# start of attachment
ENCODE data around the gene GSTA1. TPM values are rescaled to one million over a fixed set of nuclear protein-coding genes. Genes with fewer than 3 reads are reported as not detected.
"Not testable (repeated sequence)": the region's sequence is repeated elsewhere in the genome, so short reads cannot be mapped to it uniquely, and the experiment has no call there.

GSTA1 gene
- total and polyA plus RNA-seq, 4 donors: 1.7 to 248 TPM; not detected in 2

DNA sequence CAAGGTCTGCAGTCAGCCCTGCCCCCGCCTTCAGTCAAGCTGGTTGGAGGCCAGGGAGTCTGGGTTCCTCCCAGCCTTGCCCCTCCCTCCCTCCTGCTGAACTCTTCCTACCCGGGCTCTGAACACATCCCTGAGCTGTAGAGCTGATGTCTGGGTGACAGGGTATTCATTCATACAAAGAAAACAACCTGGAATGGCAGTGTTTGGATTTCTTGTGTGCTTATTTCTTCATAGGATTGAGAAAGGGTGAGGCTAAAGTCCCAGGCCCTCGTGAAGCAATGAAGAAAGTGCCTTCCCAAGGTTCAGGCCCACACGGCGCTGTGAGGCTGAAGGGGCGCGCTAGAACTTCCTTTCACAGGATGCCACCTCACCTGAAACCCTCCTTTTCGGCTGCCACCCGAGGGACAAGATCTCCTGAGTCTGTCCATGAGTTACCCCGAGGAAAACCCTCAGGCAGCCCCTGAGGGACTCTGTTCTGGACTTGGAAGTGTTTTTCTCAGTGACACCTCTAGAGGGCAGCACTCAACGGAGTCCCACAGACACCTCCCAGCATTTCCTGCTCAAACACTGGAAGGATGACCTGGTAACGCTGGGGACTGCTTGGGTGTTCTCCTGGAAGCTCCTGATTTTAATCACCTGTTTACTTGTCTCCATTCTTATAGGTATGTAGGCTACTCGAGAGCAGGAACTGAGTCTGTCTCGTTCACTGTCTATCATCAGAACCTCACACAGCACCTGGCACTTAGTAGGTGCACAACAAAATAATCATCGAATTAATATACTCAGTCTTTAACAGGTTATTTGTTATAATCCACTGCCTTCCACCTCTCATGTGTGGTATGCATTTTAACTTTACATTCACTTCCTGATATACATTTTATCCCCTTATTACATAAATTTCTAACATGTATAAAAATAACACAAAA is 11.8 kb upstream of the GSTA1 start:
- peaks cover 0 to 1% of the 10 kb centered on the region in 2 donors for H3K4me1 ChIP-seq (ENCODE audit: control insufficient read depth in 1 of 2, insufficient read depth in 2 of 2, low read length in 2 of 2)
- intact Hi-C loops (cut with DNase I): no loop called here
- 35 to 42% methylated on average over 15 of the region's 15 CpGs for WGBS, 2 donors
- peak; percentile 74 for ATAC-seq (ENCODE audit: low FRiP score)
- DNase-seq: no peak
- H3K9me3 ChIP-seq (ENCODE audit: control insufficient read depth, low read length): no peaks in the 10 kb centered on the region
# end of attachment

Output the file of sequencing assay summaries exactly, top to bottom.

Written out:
ENCODE data around the gene GSTA1. TPM values are rescaled to one million over a fixed set of nuclear protein-coding genes. Genes with fewer than 3 reads are reported as not detected.
"Not testable (repeated sequence)": the region's sequence is repeated elsewhere in the genome, so short reads cannot be mapped to it uniquely, and the experiment has no call there.

GSTA1 gene
- total and polyA plus RNA-seq, 4 donors: 1.7 to 248 TPM; not detected in 2

DNA sequence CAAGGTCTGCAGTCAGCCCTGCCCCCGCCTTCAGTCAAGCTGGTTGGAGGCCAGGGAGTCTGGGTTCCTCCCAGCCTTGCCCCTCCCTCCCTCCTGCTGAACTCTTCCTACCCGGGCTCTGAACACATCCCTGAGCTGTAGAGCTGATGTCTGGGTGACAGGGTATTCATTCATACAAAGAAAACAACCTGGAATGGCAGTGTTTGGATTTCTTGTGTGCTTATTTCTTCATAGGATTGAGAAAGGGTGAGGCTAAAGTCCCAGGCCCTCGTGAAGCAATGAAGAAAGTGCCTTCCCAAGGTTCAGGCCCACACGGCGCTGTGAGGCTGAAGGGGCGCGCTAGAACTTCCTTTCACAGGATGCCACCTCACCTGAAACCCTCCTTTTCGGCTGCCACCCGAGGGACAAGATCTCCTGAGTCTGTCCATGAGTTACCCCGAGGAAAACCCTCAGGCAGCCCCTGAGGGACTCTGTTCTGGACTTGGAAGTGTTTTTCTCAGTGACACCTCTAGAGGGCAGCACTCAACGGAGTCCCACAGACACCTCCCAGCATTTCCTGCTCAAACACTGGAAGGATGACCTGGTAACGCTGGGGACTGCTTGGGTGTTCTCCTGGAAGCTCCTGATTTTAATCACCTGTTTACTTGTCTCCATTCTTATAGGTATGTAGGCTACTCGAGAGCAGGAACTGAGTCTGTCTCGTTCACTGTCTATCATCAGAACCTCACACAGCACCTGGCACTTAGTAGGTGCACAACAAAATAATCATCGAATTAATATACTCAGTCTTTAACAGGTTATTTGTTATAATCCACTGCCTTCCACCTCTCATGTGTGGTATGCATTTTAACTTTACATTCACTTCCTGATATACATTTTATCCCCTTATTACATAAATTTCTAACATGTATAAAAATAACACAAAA is 11.8 kb upstream of the GSTA1 start:
- peaks cover 0 to 1% of the 10 kb centered on the region in 2 donors for H3K4me1 ChIP-seq (ENCODE audit: control insufficient read depth in 1 of 2, insufficient read depth in 2 of 2, low read length in 2 of 2)
- intact Hi-C loops (cut with DNase I): no loop called here
- 35 to 42% methylated on average over 15 of the region's 15 CpGs for WGBS, 2 donors
- peak; percentile 74 for ATAC-seq (ENCODE audit: low FRiP score)
- DNase-seq: no peak
- H3K9me3 ChIP-seq (ENCODE audit: control insufficient read depth, low read length): no peaks in the 10 kb centered on the region